Midwestern

What Work Is

We stand in the rain in a long line
waiting at Ford Highland Park. For work.
You know what work is — if you’ re
old enough to read this you know what
work is, although you may not do it.
Forget you. This is about waiting,
shifting from one foot to another.
Feeling the light rain falling like mist
into your hair, blurring your vision
until you think you see your own brother
ahead of you, maybe ten places.
You rub your glasses with your fingers,
and of course it’ s someone else’ s brother,

Things

What happened is, we grew lonely
living among the things,
so we gave the clock a face,
the chair a back,
the table four stout legs
which will never suffer fatigue.

We fitted our shoes with tongues
as smooth as our own
and hung tongues inside bells
so we could listen
to their emotional language,

and because we loved graceful profiles
the pitcher received a lip,
the bottle a long, slender neck.

enough food and a mom

The dad. body has just enough gravy on his plate
to sop up one piece of bread. So, enough for one
supper, says the mom. She comes back to him, says
don’ t argue with mom, you’ re a ghost. There’ s enough
water around to drown a cob in its husk. in a dad. He puts
up weather stripping all night. to keep out the mom. He says

Baby Villon

He tells me in Bangkok he’ s robbed
Because he’ s white; in London because he’ s black;
In Barcelona, Jew; in Paris, Arab:
Everywhere and at all times, and he fights back.

He holds up seven thick little fingers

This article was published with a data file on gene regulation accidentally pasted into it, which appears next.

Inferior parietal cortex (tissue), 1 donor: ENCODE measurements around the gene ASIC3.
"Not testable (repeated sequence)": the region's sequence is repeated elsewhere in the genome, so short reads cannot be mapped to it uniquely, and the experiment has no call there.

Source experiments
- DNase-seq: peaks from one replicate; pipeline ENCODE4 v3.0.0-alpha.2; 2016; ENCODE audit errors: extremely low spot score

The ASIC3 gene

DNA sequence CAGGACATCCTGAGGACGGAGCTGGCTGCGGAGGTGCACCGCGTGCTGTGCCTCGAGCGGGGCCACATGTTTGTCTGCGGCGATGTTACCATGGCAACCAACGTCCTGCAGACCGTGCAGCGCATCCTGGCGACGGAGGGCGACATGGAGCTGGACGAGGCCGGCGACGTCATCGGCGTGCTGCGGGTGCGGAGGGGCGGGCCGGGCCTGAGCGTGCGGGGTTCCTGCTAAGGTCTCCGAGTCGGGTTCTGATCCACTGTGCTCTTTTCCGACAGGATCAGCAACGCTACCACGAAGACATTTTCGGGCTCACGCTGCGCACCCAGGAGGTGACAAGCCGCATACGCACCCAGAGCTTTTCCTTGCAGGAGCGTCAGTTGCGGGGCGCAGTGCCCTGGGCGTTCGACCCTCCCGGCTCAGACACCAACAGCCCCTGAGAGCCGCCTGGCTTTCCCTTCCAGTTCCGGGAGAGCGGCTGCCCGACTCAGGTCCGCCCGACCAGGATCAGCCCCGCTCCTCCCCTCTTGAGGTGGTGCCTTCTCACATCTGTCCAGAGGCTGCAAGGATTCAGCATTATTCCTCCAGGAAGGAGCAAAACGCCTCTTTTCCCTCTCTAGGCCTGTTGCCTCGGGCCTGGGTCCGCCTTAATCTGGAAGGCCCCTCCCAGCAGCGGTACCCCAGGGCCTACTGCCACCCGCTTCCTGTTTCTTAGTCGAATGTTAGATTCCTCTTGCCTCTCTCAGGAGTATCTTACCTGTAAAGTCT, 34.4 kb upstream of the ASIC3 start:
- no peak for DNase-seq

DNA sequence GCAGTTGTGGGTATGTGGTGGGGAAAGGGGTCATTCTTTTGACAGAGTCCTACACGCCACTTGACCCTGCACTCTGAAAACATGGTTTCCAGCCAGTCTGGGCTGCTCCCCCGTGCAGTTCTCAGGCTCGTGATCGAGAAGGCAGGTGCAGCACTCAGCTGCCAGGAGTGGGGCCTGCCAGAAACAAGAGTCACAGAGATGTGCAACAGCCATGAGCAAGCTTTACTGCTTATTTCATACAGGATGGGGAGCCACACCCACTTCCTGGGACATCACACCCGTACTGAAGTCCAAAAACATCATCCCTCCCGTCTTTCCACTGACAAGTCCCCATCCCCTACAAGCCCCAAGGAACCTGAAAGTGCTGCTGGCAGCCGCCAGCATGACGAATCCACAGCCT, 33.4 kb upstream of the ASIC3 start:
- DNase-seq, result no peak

To show me he’ s rated seventh in the world,
And there’ s no passion in his voice, no anger
In the flat brown eyes flecked with blood.

On the Meeting of Garcia Lorca and Hart Crane

Brooklyn, 1929. Of course Crane’ s
been drinking and has no idea who
this curious Andalusian is, unable
even to speak the language of poetry.
The young man who brought them
together knows both Spanish and English,
but he has a headache from jumping
back and forth from one language
to another. For a moment’ s relief
he goes to the window to look
down on the East River, darkening
below as the early night comes on.
Something flashes across his sight,
a double vision of such horror

Left Hand Canyon

The Rev. Royal Filkin preaches
tomorrow on why we are sad.
Brethren, Montana’ s a landscape
requiring faith: the visible
government arrives in trucks,
if you live out far enough.
If you live in town, the government’ s
gone, on errands, in trucks.

Let citizens go to meetings,
I’ ll stay home. I hate a parade.
By the time you get the trout
up through the tiny triangular
holes in the Coors cans, they’ re so
small you have to throw them back.
Glum miles we go
to Grandmother’ s house.

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